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When in Doubt…

I’m way past the letter D in The Writer’s Alphabet, and when I was there, D was for Discover, which is much more optimistic than D being for Doubt, but in my head right now, well, I am doubtful.

Full of doubt. That’s bad, right?
A smidge of doubt in most situations is inevitable, I think.
If we stop to think about it, I bet we all have that seedling buried somewhere in our brains.

Relationship solid?
Work steady?
Kids safe?

Good, good, good.

Well, there is that one thing…

We worry, we rally, we rationalize.
It’s part of being human.
We feel, we fail, we function.

Doubt is a personal issue…one man’s “oh, crap” is another’s “yeah, baby!”

I don’t have any answers here.
I’m battling my own doubts, those growing seedling demons.
I tell myself this too shall pass.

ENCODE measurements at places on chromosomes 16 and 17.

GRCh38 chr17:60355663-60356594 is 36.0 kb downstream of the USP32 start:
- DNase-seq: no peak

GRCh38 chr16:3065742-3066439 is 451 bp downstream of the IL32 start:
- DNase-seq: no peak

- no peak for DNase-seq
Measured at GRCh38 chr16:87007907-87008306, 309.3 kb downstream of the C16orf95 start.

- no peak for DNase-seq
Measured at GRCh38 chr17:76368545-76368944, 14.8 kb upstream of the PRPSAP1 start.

And it will.

–And on the other side, I will be better for it.

In the end, it’s all good.

In totally unrelated business–
Come see me Friday, May 18, at my book release party for A Stranger’s Child
at the Karnitz Art Gallery
223 E. State Street, 2nd Floor

I’ll be around 6 to 10 pm.
Support, solace, and sales welcome.

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S is for soooo many things…

Scene, senses, styles, suspense, symbolism…
But the MOST important S is SAVE!

If you have EVER lost anything, you KNOW this!
And yet…
HERE IS YOUR WRITER’S ALPHABET REMINDER–

Control S! Do it! Now! Again!

SAVE THE WORK!